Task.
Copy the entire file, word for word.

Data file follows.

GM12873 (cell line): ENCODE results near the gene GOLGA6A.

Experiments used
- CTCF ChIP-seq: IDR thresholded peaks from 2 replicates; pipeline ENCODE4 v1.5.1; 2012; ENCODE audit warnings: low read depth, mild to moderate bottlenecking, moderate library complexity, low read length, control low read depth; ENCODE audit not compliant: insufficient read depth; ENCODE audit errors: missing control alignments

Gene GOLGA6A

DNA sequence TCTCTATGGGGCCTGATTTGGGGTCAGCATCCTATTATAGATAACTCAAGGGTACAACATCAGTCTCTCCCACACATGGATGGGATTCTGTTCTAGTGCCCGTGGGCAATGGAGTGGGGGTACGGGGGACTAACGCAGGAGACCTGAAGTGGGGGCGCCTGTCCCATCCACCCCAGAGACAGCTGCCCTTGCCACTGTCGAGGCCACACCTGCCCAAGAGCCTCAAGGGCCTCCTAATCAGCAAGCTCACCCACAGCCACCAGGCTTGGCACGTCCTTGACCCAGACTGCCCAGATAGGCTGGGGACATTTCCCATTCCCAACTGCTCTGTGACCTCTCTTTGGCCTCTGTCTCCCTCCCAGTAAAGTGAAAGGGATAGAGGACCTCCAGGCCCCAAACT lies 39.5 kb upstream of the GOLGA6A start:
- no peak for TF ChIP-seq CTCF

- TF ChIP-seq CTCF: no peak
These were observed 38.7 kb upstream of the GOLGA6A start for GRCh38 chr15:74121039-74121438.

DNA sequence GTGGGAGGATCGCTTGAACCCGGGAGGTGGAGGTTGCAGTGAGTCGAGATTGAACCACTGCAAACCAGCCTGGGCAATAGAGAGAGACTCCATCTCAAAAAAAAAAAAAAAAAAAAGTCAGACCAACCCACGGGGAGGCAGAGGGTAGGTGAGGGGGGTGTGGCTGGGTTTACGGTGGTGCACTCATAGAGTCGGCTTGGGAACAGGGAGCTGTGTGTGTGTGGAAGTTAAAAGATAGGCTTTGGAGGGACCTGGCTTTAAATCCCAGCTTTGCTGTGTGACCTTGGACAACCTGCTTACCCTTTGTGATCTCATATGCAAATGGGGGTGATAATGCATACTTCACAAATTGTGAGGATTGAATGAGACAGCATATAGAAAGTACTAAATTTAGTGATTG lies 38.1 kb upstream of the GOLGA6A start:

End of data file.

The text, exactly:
GM12873 (cell line): ENCODE results near the gene GOLGA6A.

Experiments used
- CTCF ChIP-seq: IDR thresholded peaks from 2 replicates; pipeline ENCODE4 v1.5.1; 2012; ENCODE audit warnings: low read depth, mild to moderate bottlenecking, moderate library complexity, low read length, control low read depth; ENCODE audit not compliant: insufficient read depth; ENCODE audit errors: missing control alignments

Gene GOLGA6A

DNA sequence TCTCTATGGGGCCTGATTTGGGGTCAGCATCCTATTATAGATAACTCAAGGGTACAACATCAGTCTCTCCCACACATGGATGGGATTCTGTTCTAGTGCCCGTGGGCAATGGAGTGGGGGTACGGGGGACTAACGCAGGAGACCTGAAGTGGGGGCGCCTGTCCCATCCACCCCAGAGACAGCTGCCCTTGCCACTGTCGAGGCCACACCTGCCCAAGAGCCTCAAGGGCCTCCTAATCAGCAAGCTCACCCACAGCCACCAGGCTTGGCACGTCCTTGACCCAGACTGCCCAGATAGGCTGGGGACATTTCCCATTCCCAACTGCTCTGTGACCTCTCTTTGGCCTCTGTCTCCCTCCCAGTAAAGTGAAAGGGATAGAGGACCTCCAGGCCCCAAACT lies 39.5 kb upstream of the GOLGA6A start:
- no peak for TF ChIP-seq CTCF

- TF ChIP-seq CTCF: no peak
These were observed 38.7 kb upstream of the GOLGA6A start for GRCh38 chr15:74121039-74121438.

DNA sequence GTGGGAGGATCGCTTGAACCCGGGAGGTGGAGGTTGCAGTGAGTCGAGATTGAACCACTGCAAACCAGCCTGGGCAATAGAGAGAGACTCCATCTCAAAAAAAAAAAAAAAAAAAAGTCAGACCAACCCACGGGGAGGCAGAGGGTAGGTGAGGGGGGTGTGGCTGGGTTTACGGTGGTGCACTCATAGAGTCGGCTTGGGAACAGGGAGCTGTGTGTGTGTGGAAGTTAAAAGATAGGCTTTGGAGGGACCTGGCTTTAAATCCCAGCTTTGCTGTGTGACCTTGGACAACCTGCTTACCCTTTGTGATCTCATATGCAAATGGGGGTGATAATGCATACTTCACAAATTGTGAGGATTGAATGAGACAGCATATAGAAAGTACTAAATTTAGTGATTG lies 38.1 kb upstream of the GOLGA6A start: